Surveillance cameras are effective security tools. But they're often used passively. Because businesses and governments don't have the budgets for continuous monitoring, they're left watching the footage after a crime is committed. But machine vision might be able to better protect the public.
What Is Machine Vision?
Machine vision adds the ability for an automated system to "see" its environment. Complex systems capture an image with a camera. Then they digitize the photo, process the contained data, and then use the data to take some kind of action, like alerting law enforcement.
Machine vision is already commonly used for industrial processes like manufacturing automobiles and inspecting aircraft components. But thanks to artificial intelligence, machine vision is finding new applications. And surveillance tech is using machine vision to catch criminals.
How Machine Vision is Used in Surveillance
Many crimes, whether reported or not, are captured on surveillance cameras. But there are times when law enforcement and victims don't even know the crime was recorded. Even if the recording of the act is found, once the perpetrator walks out of frame, they could be lost forever.
Pairing machine vision with AI has the chance to turn every surveillance camera into an ace detective. Developers have created systems that can search and analyze every detail in a video feed and turn it into searchable content. Users can query everything from clothes to cars to facial features.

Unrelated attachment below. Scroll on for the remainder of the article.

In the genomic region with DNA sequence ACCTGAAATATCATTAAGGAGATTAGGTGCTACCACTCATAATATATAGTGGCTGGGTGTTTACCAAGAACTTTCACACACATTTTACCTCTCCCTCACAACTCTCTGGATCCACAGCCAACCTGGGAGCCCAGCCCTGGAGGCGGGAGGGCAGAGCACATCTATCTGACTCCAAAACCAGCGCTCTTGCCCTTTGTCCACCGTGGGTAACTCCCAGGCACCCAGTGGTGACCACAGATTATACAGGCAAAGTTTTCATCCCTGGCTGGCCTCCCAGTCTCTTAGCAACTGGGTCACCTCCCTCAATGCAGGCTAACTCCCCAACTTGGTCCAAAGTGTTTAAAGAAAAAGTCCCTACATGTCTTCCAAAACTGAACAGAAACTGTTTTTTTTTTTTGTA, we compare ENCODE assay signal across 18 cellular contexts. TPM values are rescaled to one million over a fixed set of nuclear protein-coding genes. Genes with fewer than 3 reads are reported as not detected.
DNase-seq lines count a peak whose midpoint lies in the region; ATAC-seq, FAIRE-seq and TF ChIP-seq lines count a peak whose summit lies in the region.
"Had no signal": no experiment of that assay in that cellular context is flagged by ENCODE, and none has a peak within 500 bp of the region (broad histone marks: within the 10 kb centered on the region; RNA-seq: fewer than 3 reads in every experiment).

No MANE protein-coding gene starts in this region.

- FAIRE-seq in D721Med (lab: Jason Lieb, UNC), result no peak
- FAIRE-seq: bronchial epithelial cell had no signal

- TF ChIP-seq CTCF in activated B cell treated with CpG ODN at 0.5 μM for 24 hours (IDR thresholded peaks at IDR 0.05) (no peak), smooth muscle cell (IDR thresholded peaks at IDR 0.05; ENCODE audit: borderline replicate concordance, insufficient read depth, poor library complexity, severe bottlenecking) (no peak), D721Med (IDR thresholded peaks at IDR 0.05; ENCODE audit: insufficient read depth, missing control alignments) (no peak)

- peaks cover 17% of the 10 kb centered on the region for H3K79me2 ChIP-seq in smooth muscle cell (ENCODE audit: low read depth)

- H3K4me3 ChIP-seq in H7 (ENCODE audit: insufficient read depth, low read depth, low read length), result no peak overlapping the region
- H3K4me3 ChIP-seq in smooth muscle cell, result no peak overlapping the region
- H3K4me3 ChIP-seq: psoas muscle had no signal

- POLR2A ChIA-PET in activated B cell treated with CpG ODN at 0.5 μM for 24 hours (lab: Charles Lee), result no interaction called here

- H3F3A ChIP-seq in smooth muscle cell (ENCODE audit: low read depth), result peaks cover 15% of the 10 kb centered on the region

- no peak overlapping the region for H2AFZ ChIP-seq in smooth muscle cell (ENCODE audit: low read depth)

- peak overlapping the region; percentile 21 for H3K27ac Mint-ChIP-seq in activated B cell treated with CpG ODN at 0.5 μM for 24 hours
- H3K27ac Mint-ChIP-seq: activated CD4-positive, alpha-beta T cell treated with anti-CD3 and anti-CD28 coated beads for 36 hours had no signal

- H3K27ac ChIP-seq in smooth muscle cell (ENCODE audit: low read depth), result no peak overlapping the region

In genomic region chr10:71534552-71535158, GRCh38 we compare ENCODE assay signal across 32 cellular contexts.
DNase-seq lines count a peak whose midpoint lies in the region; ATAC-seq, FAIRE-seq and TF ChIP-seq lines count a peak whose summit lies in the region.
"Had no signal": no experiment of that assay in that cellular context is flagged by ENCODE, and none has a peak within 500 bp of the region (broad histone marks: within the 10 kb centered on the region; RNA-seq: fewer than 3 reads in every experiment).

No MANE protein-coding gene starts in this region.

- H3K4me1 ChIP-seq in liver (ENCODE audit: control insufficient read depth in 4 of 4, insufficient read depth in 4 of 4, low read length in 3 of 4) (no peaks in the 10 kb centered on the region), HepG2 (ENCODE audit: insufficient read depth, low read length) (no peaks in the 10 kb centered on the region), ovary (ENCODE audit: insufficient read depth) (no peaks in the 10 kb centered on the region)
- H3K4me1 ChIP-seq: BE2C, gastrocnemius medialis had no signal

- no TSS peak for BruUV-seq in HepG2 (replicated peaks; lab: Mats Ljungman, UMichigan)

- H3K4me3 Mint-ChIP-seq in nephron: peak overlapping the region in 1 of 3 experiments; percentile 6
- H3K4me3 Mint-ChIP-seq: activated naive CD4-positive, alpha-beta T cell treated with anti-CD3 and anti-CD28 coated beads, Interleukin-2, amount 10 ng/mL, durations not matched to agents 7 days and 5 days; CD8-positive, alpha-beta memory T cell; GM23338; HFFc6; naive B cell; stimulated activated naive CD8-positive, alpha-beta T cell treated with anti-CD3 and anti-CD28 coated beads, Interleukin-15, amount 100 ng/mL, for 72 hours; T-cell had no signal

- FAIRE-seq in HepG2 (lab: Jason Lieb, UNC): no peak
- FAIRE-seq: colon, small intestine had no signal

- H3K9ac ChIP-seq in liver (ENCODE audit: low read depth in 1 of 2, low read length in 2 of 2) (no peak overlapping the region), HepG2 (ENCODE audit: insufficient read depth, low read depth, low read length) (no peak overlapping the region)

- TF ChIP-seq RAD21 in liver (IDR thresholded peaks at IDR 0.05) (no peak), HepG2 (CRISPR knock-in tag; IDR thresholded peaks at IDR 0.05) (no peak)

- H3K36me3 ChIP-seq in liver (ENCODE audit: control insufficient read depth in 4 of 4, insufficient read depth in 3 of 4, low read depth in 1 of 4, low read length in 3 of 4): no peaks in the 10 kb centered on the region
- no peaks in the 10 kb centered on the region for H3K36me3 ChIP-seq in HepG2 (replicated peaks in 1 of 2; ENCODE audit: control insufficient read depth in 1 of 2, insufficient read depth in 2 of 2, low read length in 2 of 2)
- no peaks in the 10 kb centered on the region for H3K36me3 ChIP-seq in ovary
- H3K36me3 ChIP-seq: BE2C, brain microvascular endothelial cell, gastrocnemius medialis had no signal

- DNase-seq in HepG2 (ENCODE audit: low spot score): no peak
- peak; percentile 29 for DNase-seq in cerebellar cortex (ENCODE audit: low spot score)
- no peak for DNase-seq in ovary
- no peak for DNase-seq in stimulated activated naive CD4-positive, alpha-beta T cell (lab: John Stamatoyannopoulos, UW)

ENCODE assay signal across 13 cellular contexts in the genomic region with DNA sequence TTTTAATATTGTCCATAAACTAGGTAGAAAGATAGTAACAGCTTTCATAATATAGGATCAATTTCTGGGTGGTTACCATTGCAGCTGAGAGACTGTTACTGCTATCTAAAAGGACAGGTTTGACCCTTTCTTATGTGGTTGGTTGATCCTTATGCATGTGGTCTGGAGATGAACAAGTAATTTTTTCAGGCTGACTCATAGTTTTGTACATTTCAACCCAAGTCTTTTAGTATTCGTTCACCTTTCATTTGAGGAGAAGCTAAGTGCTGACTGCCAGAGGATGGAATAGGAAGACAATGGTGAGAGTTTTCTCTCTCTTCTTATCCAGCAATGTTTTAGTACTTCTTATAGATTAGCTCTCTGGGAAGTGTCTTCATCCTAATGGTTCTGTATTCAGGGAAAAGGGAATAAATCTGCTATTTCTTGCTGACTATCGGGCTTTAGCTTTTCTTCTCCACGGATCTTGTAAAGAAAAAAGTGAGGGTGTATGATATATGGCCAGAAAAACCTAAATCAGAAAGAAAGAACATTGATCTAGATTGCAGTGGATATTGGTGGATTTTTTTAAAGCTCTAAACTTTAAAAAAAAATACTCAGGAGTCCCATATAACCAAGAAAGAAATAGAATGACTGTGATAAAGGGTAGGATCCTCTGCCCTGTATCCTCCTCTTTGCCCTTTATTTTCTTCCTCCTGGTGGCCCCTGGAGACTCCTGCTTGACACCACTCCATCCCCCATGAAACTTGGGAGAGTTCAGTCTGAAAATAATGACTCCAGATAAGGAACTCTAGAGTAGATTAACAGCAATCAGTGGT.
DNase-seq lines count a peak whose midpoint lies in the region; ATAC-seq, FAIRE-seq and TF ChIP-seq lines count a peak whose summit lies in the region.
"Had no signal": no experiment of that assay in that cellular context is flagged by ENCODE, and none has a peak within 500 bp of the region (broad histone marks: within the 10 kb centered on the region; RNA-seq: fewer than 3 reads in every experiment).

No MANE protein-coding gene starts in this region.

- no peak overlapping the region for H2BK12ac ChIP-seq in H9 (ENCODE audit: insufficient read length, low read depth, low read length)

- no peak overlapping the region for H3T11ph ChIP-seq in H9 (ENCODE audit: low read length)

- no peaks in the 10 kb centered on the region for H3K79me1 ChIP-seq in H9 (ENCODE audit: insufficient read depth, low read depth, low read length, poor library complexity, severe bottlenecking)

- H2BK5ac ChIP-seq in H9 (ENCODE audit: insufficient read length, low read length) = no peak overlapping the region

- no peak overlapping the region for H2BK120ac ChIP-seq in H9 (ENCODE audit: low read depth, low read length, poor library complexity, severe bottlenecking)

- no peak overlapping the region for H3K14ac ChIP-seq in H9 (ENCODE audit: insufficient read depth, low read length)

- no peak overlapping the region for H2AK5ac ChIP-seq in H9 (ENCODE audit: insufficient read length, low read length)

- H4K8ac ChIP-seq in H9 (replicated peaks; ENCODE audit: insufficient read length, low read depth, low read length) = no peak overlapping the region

In most motion camera systems today, frame-to-frame changes in the video prompt an alert. This leads to a large number of false positives. But machine vision does more than detect motion. It analyzes the scene, which means fewer false positives and a more effective system.
Machine Vision Can Help Increase Public Safety
Without even thinking about it, humans can fill in the gaps when a person's face is partially covered by another object. But constructing a complete image can be a challenge for machine vision. Researchers are also working hard to overcome occlusion constraints.
In crowded areas like city squares, partially-blocked faces might not even register as people, let alone a person of interest. Neural networks are being used to train AI to "fill in the gaps." This will give a single machine vision camera the ability to scan thousands of people per day.
Many criminals can't be identified because they are wearing disguises. Infrared cameras can detect prosthetics and wigs to thwart deceptive appearances. Machine vision trained with AI can see beyond glasses, beards, and hairstyles to catch repeat offenders.
Boost Your Surveillance With Machine Vision
Machine vision is growing fast because it works. Improve your surveillance practices with the latest cameras from Phase 1 Technology Corp. Let our specialists help you find the right machine vision camera for your surveillance system application.